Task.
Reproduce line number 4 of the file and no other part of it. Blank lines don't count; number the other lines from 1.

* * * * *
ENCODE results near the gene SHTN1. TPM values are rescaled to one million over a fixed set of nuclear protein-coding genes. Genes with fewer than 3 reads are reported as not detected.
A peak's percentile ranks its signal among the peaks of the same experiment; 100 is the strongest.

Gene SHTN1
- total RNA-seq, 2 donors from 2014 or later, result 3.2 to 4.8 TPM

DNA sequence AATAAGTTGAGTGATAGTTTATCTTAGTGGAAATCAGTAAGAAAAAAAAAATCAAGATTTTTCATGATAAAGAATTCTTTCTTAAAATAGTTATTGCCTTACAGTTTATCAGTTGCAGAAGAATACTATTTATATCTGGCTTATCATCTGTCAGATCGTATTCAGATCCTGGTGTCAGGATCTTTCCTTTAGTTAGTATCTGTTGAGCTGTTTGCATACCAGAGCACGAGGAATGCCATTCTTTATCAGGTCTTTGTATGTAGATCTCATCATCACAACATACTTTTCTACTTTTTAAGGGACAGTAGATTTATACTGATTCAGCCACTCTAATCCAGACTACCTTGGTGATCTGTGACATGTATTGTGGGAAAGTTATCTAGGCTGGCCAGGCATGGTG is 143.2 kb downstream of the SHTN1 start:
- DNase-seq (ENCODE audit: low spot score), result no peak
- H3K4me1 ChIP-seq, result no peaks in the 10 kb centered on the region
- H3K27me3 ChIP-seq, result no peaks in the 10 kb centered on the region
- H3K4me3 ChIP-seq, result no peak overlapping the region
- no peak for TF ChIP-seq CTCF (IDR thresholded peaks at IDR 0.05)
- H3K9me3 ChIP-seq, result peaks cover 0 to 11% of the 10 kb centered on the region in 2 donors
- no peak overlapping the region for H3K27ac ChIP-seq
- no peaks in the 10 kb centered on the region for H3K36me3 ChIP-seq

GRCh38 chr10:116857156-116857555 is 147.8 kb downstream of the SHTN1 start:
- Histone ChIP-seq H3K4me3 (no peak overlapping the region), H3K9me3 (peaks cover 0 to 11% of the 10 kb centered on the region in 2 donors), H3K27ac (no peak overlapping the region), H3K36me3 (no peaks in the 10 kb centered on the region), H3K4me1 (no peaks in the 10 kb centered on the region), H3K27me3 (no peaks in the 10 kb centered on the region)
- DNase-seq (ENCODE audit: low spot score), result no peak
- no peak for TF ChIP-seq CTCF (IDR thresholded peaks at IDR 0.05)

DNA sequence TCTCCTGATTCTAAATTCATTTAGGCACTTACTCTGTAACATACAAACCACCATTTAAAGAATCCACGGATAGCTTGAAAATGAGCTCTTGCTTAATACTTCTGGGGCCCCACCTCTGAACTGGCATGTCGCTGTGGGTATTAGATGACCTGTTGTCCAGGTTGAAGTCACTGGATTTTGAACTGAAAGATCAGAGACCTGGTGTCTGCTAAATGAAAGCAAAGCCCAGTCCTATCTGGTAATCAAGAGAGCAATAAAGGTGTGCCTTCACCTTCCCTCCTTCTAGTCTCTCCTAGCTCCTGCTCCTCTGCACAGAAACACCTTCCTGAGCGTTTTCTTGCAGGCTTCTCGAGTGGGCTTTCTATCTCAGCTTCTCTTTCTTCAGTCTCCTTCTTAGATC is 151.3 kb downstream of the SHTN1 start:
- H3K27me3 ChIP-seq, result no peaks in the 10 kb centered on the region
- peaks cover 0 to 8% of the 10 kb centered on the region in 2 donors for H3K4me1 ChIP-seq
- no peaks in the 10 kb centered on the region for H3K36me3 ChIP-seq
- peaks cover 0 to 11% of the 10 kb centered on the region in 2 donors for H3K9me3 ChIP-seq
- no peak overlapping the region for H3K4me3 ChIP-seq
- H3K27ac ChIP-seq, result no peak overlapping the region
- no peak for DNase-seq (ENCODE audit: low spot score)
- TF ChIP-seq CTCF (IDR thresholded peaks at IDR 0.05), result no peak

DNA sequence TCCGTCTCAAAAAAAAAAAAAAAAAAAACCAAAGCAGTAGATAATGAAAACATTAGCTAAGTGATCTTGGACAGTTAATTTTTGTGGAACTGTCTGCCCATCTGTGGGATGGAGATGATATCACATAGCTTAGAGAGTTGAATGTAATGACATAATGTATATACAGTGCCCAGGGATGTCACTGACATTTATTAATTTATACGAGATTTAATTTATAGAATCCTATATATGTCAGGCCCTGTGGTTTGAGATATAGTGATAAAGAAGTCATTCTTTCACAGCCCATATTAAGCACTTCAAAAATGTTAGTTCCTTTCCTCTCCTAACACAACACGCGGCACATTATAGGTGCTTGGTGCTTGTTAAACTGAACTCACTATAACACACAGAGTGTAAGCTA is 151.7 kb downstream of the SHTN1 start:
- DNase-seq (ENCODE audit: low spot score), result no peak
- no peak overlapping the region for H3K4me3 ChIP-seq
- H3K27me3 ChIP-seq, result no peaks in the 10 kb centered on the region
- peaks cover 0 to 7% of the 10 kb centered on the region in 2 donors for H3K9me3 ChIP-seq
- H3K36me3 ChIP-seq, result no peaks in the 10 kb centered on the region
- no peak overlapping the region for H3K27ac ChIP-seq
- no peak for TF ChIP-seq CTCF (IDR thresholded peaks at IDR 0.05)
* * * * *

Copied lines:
- total RNA-seq, 2 donors from 2014 or later, result 3.2 to 4.8 TPM